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Reducing dust exposure of workers during bag stacking in enclosed vehicles.
Cecala-AB; Covelli-A; Thimons-ED
Pittsburgh, PA: U.S. Department of the Interior, Bureau of Mines, IC 9148, 1987 Jan; :1-13
The Bureau of Mines has evaluated a number of ventilation systems for potential application in lowering the dust exposure of workers who stack bags of mineral product material in enclosed vehicles. Workers who stack these bags in enclosed vehicles usually have the highest dust exposure among all workers in processing plants. This is because dust liberated while the vehicle is being loaded has no means of exiting the vehicle or being diluted with fresh air so that dust concentrations increase to substantial levels. Laboratory- scale testing was performed in a railcar to compare the effectiveness of a number of different ventilation systems in reducing the bag stacker's dust exposure. The most effective system was taken into the field to optimize its performance. The final and recommended system exhausted about 2,000 cfm through 10-ft-long, 12- in-diam fiberglass tubing located 3.5 Ft past the slinger at a 6.5- Ft height so as to not interfere with the bag stacker's job. A 6-in- diam tube exhausted approximately 300 cfm at the snake conveyor- slinger transfer point to capture the dust generated there. With this system, dust reductions in and around the bag stacker ranged between 65 and 95 pct when loading both 50- and 100-lb bags of product into railcars and trailer trucks.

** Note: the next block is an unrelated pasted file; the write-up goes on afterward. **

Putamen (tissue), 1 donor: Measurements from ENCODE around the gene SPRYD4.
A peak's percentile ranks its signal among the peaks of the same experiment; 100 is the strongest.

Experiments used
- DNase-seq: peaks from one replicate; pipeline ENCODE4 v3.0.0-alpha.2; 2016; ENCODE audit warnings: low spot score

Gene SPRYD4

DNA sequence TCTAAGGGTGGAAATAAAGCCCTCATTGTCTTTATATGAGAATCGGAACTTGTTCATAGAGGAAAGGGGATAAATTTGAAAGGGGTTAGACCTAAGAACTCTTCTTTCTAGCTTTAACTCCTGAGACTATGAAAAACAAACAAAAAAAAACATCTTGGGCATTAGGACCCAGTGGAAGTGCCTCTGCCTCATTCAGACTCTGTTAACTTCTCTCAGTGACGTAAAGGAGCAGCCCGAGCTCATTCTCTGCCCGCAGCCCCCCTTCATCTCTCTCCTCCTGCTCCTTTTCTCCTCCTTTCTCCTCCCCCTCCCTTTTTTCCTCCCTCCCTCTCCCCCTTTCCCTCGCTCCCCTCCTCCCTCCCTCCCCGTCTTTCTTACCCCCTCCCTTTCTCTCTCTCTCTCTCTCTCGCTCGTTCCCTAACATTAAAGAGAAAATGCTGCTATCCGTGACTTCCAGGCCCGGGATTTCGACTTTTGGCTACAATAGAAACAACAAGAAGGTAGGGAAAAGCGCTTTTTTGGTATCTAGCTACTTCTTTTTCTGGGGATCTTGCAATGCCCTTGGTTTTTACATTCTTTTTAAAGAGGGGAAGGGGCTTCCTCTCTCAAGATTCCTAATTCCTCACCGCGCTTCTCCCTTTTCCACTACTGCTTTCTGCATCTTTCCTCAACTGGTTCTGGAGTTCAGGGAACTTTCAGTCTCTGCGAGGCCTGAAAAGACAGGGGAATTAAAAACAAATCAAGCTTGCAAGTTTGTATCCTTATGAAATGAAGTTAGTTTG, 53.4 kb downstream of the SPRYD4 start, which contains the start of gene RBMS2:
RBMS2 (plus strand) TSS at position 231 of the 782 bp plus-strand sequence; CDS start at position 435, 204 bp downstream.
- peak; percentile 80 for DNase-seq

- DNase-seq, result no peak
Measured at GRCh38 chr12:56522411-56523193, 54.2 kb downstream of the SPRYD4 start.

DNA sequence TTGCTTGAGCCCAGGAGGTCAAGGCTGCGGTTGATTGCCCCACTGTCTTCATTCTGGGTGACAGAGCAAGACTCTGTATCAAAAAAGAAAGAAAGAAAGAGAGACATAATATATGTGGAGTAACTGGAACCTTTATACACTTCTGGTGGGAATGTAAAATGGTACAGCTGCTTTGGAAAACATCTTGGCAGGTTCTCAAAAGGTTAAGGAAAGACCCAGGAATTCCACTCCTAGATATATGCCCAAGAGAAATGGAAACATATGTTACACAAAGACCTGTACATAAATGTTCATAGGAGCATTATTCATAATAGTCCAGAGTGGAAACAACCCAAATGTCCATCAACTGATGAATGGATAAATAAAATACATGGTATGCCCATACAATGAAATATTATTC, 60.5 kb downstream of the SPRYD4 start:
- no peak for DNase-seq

Mineral-processing; Mineral-dusts; Dust-control; Dust-control-equipment; Dust-particles; Dusts; Engineering-controls; Control-technology; Respirable-dust
IH; Information Circular
NTIS Accession No.
Pittsburgh, PA: U.S. Department of the Interior, Bureau of Mines, IC 9148
Page last reviewed: September 2, 2020
Content source: National Institute for Occupational Safety and Health Education and Information Division